Nassar in the news: Two plaintiffs come forward
Amidst ongoing investigations by MSU and law enforcement, former university employee Larry Nassar has been under investigation since October 2016 for allegations of criminal sexual conduct.
To date, Nassar is now involved in multiple lawsuits, with plaintiffs named in cases against MSU and USA Gymnastics.
As details of the multiple cases unfold, the following is a recap of the newest information brought to light published by news organizations.
Local church avoids addressing Nassar ties despite evidence | The State News
Nassar served as a catechist for St. Thomas Aquinas Church and was also a Eucharistic minister at St. John Church and Student Center.
The State News reported on Sunday a blog post affiliated with St. Thomas Aquinas Parish indicated he was a catechist for the 2015-16 school year and worked at the St. John Church and Student Center, according to a spring 2000 edition of Communiqué, the magazine of the College of Osteopathic Medicine.
Nassar is accused of sexually abusing his patients and other young women with whom he had contact. He was arrested in December 2016 on charges of possessing "at least 37,000" images of child pornography.
Annie Kitching, director of religious education at St. Thomas Aquinas Parish, at first denied any indication of Nassar's employment but when attention was brought to the blog post admitted that Nassar "may have been at one time, but not for a long time."
The State News reported within 10 minutes of the conversation with Kitching, the list of catechists was taken off the blog.
Contrary to what Kitching said, Nassar was associated with the program until September 2016, and according to fellow catechist Michelle Danaj, who worked directly with Nassar, he had been teaching "for several years."
Two plaintiffs come forward, release identities in Nassar lawsuit | The State News
Larissa Boyce, once known in the Denhollander v. MSU lawsuit as "Jane BMSU Doe," has come forward and released some of the details about how Nassar allegedly sexually abused her.
The Sate News reported Monday afternoon that Boyce, a former student at MSU, had been a part of MSU's Youth Gymnastics program in the late 1990s and her involvement eventually led her to be treated by Nassar.
Nassar had allegedly sexually abused her when she was 16 years old — back in 1997.
Boyce claims she suffered from back pain and Nassar would give her "treatment" that involved placing his fingers into her pubic area to "relieve" the pain.
Boyce said the "treatments" made her uncomfortable.
Boyce also claimed that Nassar would grunt as if were aroused and also remove his belt during the procedure.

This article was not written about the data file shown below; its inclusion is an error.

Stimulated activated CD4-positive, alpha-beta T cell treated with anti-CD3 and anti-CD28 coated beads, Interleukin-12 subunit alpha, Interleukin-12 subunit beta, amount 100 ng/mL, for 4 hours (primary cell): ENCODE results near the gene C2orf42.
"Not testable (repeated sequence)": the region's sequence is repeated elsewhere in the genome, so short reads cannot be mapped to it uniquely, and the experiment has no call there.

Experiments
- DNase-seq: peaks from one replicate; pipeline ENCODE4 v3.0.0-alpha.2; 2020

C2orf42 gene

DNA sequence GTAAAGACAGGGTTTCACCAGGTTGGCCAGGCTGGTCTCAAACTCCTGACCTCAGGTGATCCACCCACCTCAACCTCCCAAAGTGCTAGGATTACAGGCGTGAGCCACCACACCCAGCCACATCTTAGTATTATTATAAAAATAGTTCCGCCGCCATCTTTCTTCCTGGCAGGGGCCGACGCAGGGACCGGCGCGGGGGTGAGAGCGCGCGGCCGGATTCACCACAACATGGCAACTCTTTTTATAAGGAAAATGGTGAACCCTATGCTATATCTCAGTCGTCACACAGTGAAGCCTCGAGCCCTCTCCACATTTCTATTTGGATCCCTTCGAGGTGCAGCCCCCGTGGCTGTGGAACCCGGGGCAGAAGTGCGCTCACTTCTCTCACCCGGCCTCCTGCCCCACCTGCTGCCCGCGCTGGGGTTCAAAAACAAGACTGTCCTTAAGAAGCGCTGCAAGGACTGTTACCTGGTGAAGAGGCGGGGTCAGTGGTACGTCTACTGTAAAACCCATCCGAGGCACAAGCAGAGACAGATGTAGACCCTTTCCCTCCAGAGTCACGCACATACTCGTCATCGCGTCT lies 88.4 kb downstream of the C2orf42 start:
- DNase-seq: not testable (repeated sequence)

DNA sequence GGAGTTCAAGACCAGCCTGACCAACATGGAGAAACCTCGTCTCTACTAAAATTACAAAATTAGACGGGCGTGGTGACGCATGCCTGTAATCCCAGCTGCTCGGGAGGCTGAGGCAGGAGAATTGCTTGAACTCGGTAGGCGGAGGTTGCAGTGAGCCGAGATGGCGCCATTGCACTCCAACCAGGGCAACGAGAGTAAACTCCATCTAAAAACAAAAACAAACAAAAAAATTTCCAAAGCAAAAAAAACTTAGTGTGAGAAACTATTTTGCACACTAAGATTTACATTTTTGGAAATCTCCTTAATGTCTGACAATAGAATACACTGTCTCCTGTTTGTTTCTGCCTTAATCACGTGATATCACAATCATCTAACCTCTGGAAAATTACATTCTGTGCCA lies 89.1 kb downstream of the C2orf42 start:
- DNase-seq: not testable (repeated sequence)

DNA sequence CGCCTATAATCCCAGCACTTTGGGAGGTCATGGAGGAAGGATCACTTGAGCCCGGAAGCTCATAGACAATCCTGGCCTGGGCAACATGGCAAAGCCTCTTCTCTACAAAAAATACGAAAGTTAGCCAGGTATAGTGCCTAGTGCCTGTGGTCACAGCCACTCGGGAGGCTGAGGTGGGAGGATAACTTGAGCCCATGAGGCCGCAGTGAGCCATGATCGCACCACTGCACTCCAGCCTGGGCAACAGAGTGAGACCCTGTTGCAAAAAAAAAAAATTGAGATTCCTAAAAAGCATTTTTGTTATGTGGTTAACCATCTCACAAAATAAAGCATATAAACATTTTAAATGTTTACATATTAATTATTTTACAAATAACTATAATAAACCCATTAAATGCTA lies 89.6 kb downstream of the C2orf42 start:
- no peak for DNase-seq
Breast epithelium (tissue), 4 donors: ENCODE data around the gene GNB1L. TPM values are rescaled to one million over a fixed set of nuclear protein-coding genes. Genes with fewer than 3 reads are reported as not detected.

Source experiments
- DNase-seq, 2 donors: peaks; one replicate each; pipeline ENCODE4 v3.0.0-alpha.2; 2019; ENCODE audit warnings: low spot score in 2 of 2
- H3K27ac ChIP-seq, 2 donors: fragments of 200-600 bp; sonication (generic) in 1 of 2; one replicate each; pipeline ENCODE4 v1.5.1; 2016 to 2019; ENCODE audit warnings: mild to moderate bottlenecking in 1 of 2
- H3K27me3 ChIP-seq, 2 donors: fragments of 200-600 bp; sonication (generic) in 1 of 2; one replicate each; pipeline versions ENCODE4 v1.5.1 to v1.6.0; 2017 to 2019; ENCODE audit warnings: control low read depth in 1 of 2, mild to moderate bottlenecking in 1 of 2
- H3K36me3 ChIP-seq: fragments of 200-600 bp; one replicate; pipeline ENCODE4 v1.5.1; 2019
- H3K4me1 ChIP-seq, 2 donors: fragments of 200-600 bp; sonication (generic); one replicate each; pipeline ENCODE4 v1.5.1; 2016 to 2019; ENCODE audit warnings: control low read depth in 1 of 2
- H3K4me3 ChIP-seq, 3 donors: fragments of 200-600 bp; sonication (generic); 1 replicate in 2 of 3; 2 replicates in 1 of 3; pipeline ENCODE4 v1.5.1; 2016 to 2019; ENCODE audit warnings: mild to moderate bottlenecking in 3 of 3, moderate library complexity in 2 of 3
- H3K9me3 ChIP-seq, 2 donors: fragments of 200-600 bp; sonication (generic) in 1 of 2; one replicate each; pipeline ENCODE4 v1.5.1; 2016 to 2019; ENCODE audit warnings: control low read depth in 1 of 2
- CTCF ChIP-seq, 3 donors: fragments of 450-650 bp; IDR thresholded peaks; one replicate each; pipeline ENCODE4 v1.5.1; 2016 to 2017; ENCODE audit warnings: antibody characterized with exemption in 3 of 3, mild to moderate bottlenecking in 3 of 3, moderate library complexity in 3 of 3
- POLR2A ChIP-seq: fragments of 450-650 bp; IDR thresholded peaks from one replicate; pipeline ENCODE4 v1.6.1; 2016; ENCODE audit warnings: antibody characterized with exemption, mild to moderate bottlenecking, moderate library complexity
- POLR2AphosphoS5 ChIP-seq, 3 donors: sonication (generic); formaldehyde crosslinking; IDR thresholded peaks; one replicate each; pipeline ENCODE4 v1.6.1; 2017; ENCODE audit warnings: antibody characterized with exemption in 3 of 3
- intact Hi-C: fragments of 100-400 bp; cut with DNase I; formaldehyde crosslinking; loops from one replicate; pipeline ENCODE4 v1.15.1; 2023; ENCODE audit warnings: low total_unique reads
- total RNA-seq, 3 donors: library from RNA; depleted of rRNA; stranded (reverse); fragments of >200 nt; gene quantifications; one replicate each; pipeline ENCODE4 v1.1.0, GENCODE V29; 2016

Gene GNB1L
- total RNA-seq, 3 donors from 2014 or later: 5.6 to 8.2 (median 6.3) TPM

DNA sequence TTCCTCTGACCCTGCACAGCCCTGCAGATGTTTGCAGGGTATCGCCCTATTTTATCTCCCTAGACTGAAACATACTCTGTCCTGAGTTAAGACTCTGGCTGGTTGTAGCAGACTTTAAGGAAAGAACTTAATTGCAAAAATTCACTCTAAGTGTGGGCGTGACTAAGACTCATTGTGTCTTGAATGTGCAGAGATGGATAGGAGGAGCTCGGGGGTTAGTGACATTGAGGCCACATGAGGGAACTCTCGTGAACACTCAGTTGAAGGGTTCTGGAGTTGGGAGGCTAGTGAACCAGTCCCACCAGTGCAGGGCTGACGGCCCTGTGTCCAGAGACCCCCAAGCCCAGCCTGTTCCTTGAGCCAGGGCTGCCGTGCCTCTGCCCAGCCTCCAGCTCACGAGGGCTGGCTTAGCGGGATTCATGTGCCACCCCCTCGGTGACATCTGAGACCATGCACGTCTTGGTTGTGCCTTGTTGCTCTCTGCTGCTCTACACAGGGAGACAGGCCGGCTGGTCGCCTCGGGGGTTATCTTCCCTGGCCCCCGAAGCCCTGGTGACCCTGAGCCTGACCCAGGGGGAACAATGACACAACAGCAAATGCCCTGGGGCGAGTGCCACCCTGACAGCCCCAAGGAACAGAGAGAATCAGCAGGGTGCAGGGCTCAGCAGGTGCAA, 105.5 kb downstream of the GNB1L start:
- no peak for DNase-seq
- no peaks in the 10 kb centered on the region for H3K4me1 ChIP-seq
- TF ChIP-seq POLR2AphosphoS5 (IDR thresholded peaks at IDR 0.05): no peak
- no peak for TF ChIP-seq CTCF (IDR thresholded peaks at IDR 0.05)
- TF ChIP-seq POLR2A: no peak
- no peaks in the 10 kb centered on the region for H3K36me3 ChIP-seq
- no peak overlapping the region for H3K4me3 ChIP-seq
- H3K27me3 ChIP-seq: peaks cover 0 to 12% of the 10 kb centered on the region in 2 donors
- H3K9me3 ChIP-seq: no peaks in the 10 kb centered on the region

The State News reported after a few appointments with Nassar, Boyce aired her concerns with former MSU gymnastics coach Kathie Klages, who often served as her coach for the youth team.
Klages asked other gymnasts if Nassar made them feel uncomfortable, but only Boyce and another girl, who eventually retracted her statement, said they felt that way about Nassar.
Boyce said she believed Nassar and Klages worked at Great Lakes Gymnastics in the early 90s and had been friends ever since. Boyce said Klages would have filed a complaint against Nassar if Boyce wanted her to, but Boyce felt pressured by Klages not to.
Boyce last talked to Klages in 1998, when she quit gymnastics altogether. Boyce said she felt "ashamed" and "embarrassed" to pursue her athletic career.
Boyce said she thinks MSU enabled Nassar to continue seeing patients by ignoring the problem, the main reason the university is included in the lawsuit. Boyce said people who were supposed to be mandatory reporters — like Klages and Nassar — did not do their jobs and prevent the alleged sexual abuse from happening.
Boyce said she is coming forward in the hopes her voice can be used to initiate changes in institutions, support other victims of sexual abuse and help prevent sexual assault in the future.
The second plaintiff, formerly known as "Jane AMSU Doe" and a minor in the lawsuit claims to have been sexually assaulted in 2014 by Nassar with her father, Tony Guerrero, in the medical exam room with her.
She fractured her back while performing in gymnastics, which led her to seek treatment from Nassar, beginning when she was 11 or 12 years old.
Guerreo sat in the room while his daughter was treated and noticed signs of what he thought was inappropriate behavior by Nassar. Nassar would allegedly touch Guerrero's daughter's genitals every time and explained it was "aligning her spine," even in an appointment for her knee.
Parallels can be drawn from both Boyce and Guerreo's allegations. Both claim Nassar never wore gloves during his "treatments" and alluded to comparing Nassar to a "god" and how it was a privilege to work with a doctor who had ties to USA gymnastics.
Stay with The State News for more Nassar coverage.